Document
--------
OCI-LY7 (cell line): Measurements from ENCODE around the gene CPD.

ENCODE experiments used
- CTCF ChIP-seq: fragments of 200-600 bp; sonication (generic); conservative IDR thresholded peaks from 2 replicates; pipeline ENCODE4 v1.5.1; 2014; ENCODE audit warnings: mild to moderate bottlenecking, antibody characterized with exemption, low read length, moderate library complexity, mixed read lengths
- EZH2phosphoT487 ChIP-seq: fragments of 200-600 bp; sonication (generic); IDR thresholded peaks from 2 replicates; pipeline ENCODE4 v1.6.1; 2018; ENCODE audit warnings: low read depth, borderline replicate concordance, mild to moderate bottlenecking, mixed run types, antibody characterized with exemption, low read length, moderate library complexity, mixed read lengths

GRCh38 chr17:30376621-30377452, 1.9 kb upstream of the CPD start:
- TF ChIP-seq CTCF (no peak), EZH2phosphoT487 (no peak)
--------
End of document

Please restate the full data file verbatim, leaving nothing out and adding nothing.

OCI-LY7 (cell line): Measurements from ENCODE around the gene CPD.

ENCODE experiments used
- CTCF ChIP-seq: fragments of 200-600 bp; sonication (generic); conservative IDR thresholded peaks from 2 replicates; pipeline ENCODE4 v1.5.1; 2014; ENCODE audit warnings: mild to moderate bottlenecking, antibody characterized with exemption, low read length, moderate library complexity, mixed read lengths
- EZH2phosphoT487 ChIP-seq: fragments of 200-600 bp; sonication (generic); IDR thresholded peaks from 2 replicates; pipeline ENCODE4 v1.6.1; 2018; ENCODE audit warnings: low read depth, borderline replicate concordance, mild to moderate bottlenecking, mixed run types, antibody characterized with exemption, low read length, moderate library complexity, mixed read lengths

GRCh38 chr17:30376621-30377452, 1.9 kb upstream of the CPD start:
- TF ChIP-seq CTCF (no peak), EZH2phosphoT487 (no peak)